Shelby Johnston cherished the look in her son Korben’s eyes on Saturdays last May.
Korben, now 7 and a second grader in Crystal Lake, is not really the sporty type. As a special needs child, it would be difficult for him to keep up with other children in sports leagues.
The Crystal Lake Soccer Federation’s TOPSoccer program was perfect for Korben and many other special needs children. Bob Hansen, the director of the CLSF recreation league, felt TOPSoccer was needed and started the league last year, with special needs children receiving 1-on-1 attention and coaching from their "buddies" while they play their games.
“We’ve seen so much progress,” Johnston said. “He lacks grace, he’s getting better at balance and learning a lot about controlling the ball. It’s a great program. He’ll ask on Saturdays, ‘Do I have soccer?’ He gets pretty excited about it. Having the 1-on-1, correcting their kicking style, things like that, it’s just what they need.”
Hansen said this year's program will run Saturdays from May 2 through June 6, with games at 2:30 p.m. at Lippold Park off Route 176 in Crystal Lake. There were 15 special needs players in the first year, a number Hansen hopes will increase significantly this spring.
The league plays on smaller fields, with 3-on-3 or 4-on-4 games with players matched by age and skill levels. A couple of the TOPSoccer players developed enough that they will play on regular recreation league teams this season, as well as playing again in TOPSoccer.
Anyone wanting to register for the program, which is $25, can contact Hansen at firstname.lastname@example.org. There also is information on the Crystal Lake Soccer Federation Recreation League Facebook page.
“We’re trying to get it to grow,” Hansen said. “We need to stretch out more. It’s a win-win for everybody.”
The buddies assigned to special needs players are players from CLSF rec teams, some of whom even play for their high school teams. Crystal Lake Central sophomore Reese Schurter is involved with the Crystal Lake Central Buddies Program and teams with 12-year-old Lily Koscielski for TOPSoccer.
“It was so much fun,” Schurter said. “I want to work with special needs kids when I’m older. So it was a fun experience to learn how to interact with them more on a personal level. It’s awesome. I get to hang out with Lily, my best bud.”
Sydney Schmidt, a junior at Cary-Grove, is a board member for C-G Buddies and a member of the Trojans' girls soccer team.
“I like to see the kids are getting to experience things outside of school,” Schmidt said. “Soccer is something I love. I love that we can bring that to them, get them moving around in an open environment instead of board games and stuff like that. I like how the kids respond to failures and wins. They can’t score every goal and can’t win every time. They get to work on their winning and failing at the same time. These kids are amazing. They’re just letting go and having fun.”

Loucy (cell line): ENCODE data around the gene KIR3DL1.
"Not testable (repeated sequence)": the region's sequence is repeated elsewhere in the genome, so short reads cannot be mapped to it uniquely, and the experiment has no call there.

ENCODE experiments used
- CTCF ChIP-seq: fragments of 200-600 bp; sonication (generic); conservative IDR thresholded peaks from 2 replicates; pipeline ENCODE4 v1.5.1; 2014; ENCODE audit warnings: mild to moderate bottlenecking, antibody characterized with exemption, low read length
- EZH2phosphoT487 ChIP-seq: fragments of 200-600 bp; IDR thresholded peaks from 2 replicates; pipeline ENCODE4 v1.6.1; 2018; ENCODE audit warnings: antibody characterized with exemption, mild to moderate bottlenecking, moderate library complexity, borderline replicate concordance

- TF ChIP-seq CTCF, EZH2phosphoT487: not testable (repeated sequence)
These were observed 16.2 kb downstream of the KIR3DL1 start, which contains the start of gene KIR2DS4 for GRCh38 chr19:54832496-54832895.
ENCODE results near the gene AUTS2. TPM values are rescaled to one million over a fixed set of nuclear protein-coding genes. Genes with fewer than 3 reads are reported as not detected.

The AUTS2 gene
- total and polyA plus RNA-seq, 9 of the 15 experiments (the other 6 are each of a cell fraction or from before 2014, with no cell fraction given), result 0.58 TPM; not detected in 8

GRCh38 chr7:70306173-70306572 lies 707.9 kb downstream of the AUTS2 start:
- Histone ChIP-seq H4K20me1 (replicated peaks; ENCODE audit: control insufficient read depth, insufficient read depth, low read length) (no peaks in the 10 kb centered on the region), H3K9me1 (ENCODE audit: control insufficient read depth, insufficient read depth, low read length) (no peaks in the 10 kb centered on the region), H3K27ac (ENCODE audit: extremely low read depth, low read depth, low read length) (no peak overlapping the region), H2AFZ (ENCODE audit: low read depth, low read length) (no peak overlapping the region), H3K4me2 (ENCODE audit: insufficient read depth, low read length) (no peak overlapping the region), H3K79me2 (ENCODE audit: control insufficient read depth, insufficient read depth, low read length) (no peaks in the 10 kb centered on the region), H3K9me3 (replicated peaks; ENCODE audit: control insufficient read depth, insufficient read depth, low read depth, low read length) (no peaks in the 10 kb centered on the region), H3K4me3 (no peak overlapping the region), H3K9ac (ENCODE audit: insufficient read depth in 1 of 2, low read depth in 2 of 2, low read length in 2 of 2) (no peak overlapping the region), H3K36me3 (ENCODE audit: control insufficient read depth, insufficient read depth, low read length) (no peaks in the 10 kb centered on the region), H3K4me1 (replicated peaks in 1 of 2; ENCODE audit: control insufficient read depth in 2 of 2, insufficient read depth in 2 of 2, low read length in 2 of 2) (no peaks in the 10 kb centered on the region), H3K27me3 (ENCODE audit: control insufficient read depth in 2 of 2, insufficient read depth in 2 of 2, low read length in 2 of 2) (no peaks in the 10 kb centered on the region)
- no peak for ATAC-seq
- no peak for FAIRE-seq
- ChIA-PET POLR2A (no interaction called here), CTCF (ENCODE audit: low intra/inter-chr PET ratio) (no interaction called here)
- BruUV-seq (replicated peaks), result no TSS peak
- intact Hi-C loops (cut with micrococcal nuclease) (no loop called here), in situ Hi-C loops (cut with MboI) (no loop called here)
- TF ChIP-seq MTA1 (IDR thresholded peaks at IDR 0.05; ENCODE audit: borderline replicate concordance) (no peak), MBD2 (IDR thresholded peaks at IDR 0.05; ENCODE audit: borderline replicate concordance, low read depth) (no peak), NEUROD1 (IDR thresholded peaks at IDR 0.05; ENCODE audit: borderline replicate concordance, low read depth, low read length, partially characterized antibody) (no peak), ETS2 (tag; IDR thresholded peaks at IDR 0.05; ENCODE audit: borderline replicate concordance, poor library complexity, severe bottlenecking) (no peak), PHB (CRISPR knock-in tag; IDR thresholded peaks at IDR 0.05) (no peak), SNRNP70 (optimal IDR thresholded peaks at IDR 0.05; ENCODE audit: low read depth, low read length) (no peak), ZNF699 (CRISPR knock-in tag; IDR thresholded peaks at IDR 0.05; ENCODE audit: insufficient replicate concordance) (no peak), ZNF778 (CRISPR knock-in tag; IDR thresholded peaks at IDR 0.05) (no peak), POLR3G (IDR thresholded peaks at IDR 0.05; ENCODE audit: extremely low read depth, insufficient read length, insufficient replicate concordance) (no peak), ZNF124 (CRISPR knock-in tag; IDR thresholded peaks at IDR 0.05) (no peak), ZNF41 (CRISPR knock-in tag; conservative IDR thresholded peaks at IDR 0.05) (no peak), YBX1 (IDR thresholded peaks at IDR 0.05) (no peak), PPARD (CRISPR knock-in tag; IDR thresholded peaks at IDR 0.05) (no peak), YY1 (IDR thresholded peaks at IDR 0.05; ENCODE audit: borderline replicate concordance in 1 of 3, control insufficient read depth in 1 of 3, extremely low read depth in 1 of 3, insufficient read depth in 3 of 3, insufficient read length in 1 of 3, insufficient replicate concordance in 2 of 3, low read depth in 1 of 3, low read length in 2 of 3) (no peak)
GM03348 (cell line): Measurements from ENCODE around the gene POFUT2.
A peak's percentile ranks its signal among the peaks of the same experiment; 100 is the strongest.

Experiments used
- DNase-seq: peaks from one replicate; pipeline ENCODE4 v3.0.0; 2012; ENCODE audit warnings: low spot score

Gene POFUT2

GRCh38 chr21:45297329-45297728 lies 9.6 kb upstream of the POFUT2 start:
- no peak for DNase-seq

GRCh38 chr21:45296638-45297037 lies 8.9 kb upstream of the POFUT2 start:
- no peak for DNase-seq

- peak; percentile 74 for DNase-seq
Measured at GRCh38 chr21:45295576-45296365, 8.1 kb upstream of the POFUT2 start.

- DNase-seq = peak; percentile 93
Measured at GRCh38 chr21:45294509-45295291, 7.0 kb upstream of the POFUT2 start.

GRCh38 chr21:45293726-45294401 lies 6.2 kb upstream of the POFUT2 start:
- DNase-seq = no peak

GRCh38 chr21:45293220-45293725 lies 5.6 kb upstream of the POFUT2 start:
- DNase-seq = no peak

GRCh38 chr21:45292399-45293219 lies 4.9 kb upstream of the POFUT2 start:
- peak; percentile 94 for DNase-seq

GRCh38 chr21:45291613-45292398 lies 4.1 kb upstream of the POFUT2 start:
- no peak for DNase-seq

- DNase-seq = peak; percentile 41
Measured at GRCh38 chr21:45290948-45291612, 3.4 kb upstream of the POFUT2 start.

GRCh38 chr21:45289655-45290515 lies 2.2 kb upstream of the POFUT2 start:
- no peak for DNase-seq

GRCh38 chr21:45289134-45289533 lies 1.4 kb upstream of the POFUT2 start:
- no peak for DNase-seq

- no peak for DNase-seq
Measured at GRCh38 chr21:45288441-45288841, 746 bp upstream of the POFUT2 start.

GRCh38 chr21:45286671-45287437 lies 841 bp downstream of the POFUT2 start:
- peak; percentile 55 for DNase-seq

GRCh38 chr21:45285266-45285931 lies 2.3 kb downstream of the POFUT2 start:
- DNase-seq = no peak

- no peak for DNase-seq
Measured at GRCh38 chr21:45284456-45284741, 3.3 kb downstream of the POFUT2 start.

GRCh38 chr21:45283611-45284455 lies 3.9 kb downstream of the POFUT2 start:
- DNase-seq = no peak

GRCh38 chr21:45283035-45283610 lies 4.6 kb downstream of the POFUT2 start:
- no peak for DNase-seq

Crystal Lake resident Michael Fisher appreciates what TOPSoccer has done for his 19-year-old special needs daughter Leah. She had played one year of soccer previously, and after playing with TOPSoccer she also was moved to a rec team.
“I was pretty thrilled [for her to move up to rec].” Michael Fisher said. “She was very excited about it. She’ll be on a big field now. She had gotten confidence. Huge confidence. She’s out there with other girls, and these are typical, developing girls, and she plays goalie. To have to that confidence to play in goal is really cool.”
Shelby Johnston is grateful that TOPSoccer is inexpensive.
“A lot of these kids have therapies outside of school, physical therapy or speech therapy, and all that kind of stuff costs a lot of money,” she said. “Having an affordable program to put them in is another plus to the thing. It would be great if more sporting organizations would start programs like these. There’s a big need for this. These kids need to play sports, but there’s not always a team that’s a good fit for them.”
Hansen said Tim Koscielski, Lily’s father, and Tom Freeman, a former CLSF president, were instrumental in helping get TOPSoccer up and running. Freeman’s severely disabled son Ryan died about four years ago at age 31.
Freeman remembered several years ago coaching a 10U team in Hanover Park that had a player with Down syndrome. Freeman didn’t know it when he got his list of players. The boy’s father expressed his doubts about his son being able to keep up, but Freeman reassured him.
“I said, ‘He’s part of the team. The kids will accept him, he’s going to play half the game just like everybody else,’ ” Freeman said. “ ’Trust us, we’ll do OK.’ ”
At the end of the season, Freeman’s team was league champion. The Down syndrome child played half of every game, just as he said, and may never have touched the ball.
“At the end of the season, he got that trophy and he’s waving it over his head and all his teammates were huddled around him,” Freeman said. “As my mom would say, ‘There wasn’t a dry eye in the house.’ It was very cool.”